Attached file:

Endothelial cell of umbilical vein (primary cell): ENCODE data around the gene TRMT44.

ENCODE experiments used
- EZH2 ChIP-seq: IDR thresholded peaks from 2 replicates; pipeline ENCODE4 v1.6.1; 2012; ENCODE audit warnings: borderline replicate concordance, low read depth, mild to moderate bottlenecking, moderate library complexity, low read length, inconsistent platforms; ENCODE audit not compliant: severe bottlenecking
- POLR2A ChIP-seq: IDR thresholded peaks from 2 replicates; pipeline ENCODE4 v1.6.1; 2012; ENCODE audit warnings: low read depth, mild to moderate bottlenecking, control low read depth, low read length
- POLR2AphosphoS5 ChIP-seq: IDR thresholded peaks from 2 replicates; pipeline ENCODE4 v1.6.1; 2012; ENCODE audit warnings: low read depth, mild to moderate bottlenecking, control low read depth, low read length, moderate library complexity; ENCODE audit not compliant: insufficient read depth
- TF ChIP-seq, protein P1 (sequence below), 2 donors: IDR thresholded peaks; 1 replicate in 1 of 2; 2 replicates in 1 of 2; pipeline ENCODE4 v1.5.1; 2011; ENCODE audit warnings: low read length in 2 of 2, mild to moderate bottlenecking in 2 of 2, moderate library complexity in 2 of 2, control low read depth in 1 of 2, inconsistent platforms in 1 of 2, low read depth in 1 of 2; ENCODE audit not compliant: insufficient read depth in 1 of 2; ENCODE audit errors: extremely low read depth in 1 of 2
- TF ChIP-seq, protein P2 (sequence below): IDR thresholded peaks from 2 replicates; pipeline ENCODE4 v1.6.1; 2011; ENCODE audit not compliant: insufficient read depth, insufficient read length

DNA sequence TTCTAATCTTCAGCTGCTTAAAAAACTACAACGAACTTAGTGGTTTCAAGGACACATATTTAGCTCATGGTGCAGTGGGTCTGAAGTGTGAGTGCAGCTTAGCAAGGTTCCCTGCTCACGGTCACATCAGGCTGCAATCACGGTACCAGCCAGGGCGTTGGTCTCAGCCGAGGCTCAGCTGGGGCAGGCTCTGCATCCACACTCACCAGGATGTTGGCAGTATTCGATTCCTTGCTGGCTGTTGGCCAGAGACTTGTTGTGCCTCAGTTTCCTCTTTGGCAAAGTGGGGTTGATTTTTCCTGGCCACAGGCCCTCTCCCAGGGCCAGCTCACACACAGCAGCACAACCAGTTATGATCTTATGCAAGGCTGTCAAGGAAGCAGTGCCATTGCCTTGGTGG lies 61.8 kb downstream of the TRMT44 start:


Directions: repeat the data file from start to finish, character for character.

Endothelial cell of umbilical vein (primary cell): ENCODE data around the gene TRMT44.

ENCODE experiments used
- EZH2 ChIP-seq: IDR thresholded peaks from 2 replicates; pipeline ENCODE4 v1.6.1; 2012; ENCODE audit warnings: borderline replicate concordance, low read depth, mild to moderate bottlenecking, moderate library complexity, low read length, inconsistent platforms; ENCODE audit not compliant: severe bottlenecking
- POLR2A ChIP-seq: IDR thresholded peaks from 2 replicates; pipeline ENCODE4 v1.6.1; 2012; ENCODE audit warnings: low read depth, mild to moderate bottlenecking, control low read depth, low read length
- POLR2AphosphoS5 ChIP-seq: IDR thresholded peaks from 2 replicates; pipeline ENCODE4 v1.6.1; 2012; ENCODE audit warnings: low read depth, mild to moderate bottlenecking, control low read depth, low read length, moderate library complexity; ENCODE audit not compliant: insufficient read depth
- TF ChIP-seq, protein P1 (sequence below), 2 donors: IDR thresholded peaks; 1 replicate in 1 of 2; 2 replicates in 1 of 2; pipeline ENCODE4 v1.5.1; 2011; ENCODE audit warnings: low read length in 2 of 2, mild to moderate bottlenecking in 2 of 2, moderate library complexity in 2 of 2, control low read depth in 1 of 2, inconsistent platforms in 1 of 2, low read depth in 1 of 2; ENCODE audit not compliant: insufficient read depth in 1 of 2; ENCODE audit errors: extremely low read depth in 1 of 2
- TF ChIP-seq, protein P2 (sequence below): IDR thresholded peaks from 2 replicates; pipeline ENCODE4 v1.6.1; 2011; ENCODE audit not compliant: insufficient read depth, insufficient read length

DNA sequence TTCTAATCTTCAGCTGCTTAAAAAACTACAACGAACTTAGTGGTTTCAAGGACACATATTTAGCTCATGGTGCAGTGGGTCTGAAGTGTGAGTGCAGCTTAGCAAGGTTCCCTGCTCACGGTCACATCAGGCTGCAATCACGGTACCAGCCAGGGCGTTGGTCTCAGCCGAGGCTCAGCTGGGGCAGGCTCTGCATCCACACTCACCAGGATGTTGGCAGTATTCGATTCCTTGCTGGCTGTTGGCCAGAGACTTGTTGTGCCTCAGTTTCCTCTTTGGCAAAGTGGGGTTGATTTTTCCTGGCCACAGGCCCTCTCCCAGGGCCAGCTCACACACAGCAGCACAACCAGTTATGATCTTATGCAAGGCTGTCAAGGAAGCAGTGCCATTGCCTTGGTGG lies 61.8 kb downstream of the TRMT44 start: